9. It is unnecessary to multiply the authorities on this aspect which is well settled, viz., that the guidance for the exercise of the discretion vested in a highly placed authority, may be gathered from the various provisions of the Act. As discussed above, the provisions of the Principal Act read with the provisions of the amended Act provide sufficient guidelines to a highly placed authority like the Government in the matter of nominating the members to the market committee. The contention that the amended provision is violative of Article 14 of the Constitution, for the reason that it does not provide any guidelines in the matter of nomination to the committee must therefore be rejected.

10. It was next feebly contended that greater representation was given to the growers us compared to the traders on the market committee. This contention is without substance for there is no law that all the interests which may be represented on a given committee constituted under the enactment, should be equally represented. The representation on a particular committee is itself a right granted by the Statute and not a fundamental right or a natural right. If the Legislature, in its wisdom, having regard to the large number of growers of agricultural produce and owners of livestock and products of livestock, has given a larger representation to them on the market committee than to the traders who are intinitesimally few as compared to the growers, that legislation cannot be struck down as vesting an arbitrary power or as discriminatory. In the matter of nomination to the committees constituted under an enactment, no citizen can claim a fundamental right or violation of any such fundamental right on that ground.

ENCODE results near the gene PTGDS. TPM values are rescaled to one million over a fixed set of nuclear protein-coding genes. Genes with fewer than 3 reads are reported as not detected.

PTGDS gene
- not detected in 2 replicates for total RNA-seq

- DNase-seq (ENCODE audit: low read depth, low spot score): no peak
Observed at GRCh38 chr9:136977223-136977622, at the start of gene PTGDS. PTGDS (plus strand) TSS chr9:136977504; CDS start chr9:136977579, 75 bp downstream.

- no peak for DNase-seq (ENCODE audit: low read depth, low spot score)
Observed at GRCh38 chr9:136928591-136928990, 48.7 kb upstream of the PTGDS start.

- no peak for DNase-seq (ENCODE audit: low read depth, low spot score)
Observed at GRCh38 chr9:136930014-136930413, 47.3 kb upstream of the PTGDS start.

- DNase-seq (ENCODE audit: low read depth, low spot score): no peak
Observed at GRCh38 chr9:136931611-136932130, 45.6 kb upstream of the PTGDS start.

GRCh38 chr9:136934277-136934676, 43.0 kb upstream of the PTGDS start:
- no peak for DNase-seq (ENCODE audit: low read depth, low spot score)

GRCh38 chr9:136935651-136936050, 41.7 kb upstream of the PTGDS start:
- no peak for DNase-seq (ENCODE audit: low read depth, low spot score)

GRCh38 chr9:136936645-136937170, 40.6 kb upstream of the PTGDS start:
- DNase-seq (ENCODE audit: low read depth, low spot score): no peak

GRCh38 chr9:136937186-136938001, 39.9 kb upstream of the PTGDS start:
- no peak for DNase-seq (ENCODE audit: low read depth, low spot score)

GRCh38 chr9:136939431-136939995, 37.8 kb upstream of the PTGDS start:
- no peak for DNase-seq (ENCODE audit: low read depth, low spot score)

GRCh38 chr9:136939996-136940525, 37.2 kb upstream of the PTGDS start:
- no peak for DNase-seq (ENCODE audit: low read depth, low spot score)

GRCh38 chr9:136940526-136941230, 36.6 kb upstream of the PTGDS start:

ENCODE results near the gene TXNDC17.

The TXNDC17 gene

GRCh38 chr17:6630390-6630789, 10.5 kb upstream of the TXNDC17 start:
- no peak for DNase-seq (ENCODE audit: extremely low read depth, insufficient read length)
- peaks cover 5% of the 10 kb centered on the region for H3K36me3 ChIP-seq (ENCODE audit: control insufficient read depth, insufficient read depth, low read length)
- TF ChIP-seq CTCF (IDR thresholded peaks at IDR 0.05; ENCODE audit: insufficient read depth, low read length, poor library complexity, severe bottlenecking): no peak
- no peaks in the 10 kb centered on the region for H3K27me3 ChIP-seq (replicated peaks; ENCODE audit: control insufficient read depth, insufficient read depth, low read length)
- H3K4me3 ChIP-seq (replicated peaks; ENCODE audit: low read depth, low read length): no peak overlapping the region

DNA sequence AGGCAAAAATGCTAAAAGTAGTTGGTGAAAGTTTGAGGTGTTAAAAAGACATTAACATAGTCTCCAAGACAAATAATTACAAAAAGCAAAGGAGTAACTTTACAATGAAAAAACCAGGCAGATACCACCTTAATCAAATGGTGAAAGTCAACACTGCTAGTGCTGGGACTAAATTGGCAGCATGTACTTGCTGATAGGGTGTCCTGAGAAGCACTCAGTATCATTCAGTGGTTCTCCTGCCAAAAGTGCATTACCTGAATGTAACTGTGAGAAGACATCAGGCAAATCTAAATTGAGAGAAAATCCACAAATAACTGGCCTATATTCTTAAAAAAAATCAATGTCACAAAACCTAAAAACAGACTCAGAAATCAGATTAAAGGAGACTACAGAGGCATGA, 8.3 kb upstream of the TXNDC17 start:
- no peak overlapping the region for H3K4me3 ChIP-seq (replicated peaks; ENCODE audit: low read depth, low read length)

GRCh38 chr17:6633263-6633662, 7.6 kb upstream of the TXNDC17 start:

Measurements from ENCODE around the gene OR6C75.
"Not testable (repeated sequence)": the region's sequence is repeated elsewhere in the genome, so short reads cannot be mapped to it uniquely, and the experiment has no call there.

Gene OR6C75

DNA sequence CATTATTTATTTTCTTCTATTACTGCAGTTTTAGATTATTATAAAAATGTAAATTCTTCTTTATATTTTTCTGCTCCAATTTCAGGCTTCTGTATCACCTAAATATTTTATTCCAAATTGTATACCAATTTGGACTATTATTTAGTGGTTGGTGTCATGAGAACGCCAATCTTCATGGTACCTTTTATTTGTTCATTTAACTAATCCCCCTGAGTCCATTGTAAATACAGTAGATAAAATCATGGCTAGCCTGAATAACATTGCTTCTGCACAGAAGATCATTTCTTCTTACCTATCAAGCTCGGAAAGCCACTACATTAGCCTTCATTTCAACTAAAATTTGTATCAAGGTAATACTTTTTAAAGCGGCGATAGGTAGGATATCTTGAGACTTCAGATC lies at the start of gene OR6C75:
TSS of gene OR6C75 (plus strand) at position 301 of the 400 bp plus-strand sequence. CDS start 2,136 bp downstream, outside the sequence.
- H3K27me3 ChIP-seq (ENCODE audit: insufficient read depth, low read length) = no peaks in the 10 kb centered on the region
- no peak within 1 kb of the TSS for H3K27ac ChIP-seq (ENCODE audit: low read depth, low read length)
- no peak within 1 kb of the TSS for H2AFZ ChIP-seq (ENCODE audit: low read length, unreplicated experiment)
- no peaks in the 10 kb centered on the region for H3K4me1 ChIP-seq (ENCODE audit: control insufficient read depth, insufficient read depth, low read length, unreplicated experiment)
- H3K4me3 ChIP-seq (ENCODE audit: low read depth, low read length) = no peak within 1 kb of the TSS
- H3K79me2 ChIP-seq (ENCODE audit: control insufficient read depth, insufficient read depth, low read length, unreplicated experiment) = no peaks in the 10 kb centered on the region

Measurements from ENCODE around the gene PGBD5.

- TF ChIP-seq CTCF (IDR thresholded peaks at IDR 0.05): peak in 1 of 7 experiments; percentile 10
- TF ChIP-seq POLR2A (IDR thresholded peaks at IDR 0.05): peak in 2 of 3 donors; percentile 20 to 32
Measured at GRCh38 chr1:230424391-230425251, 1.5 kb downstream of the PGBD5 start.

11. In view of the above discussion, we are of the view that the attack on the vires of the amended enactment is unsustainable. These writ petitions fail and are accordingly dismissed, but in the circumstances, without costs. Advocate's fee: Rs. 150/- in each.

12. On the pronouncement of the judgment, oral request was made for grant of leave to appeal to Supreme Court of India. We are unable to certify that these writ petitions involve such substantial questions of law of general importance as requires the consideration of the Supreme Court of India or that it is otherwise fit case for grant of leave. Leave refused.